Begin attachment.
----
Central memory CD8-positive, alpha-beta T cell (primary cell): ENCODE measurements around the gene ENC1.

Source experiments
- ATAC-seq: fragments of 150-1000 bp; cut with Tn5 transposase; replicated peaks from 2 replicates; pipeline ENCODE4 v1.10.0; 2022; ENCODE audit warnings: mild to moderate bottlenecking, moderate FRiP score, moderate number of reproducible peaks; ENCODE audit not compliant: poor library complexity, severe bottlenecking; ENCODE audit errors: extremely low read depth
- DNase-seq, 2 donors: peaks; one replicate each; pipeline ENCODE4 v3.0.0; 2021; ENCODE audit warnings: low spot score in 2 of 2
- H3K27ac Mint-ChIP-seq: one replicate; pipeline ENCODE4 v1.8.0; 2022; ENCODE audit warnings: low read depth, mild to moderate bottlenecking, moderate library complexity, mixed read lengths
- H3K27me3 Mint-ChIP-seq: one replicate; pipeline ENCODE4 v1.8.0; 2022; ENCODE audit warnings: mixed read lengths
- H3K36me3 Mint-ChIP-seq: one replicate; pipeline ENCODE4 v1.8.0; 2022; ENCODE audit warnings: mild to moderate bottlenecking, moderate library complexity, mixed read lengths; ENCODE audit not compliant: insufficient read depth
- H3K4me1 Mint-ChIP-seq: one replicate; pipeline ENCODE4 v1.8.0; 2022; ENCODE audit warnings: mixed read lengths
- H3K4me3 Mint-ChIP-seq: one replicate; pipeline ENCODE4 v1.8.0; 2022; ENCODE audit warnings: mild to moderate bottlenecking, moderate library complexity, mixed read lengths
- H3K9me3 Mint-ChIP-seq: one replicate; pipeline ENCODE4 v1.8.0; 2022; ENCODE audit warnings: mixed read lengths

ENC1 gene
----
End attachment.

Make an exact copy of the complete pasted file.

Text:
Central memory CD8-positive, alpha-beta T cell (primary cell): ENCODE measurements around the gene ENC1.

Source experiments
- ATAC-seq: fragments of 150-1000 bp; cut with Tn5 transposase; replicated peaks from 2 replicates; pipeline ENCODE4 v1.10.0; 2022; ENCODE audit warnings: mild to moderate bottlenecking, moderate FRiP score, moderate number of reproducible peaks; ENCODE audit not compliant: poor library complexity, severe bottlenecking; ENCODE audit errors: extremely low read depth
- DNase-seq, 2 donors: peaks; one replicate each; pipeline ENCODE4 v3.0.0; 2021; ENCODE audit warnings: low spot score in 2 of 2
- H3K27ac Mint-ChIP-seq: one replicate; pipeline ENCODE4 v1.8.0; 2022; ENCODE audit warnings: low read depth, mild to moderate bottlenecking, moderate library complexity, mixed read lengths
- H3K27me3 Mint-ChIP-seq: one replicate; pipeline ENCODE4 v1.8.0; 2022; ENCODE audit warnings: mixed read lengths
- H3K36me3 Mint-ChIP-seq: one replicate; pipeline ENCODE4 v1.8.0; 2022; ENCODE audit warnings: mild to moderate bottlenecking, moderate library complexity, mixed read lengths; ENCODE audit not compliant: insufficient read depth
- H3K4me1 Mint-ChIP-seq: one replicate; pipeline ENCODE4 v1.8.0; 2022; ENCODE audit warnings: mixed read lengths
- H3K4me3 Mint-ChIP-seq: one replicate; pipeline ENCODE4 v1.8.0; 2022; ENCODE audit warnings: mild to moderate bottlenecking, moderate library complexity, mixed read lengths
- H3K9me3 Mint-ChIP-seq: one replicate; pipeline ENCODE4 v1.8.0; 2022; ENCODE audit warnings: mixed read lengths

ENC1 gene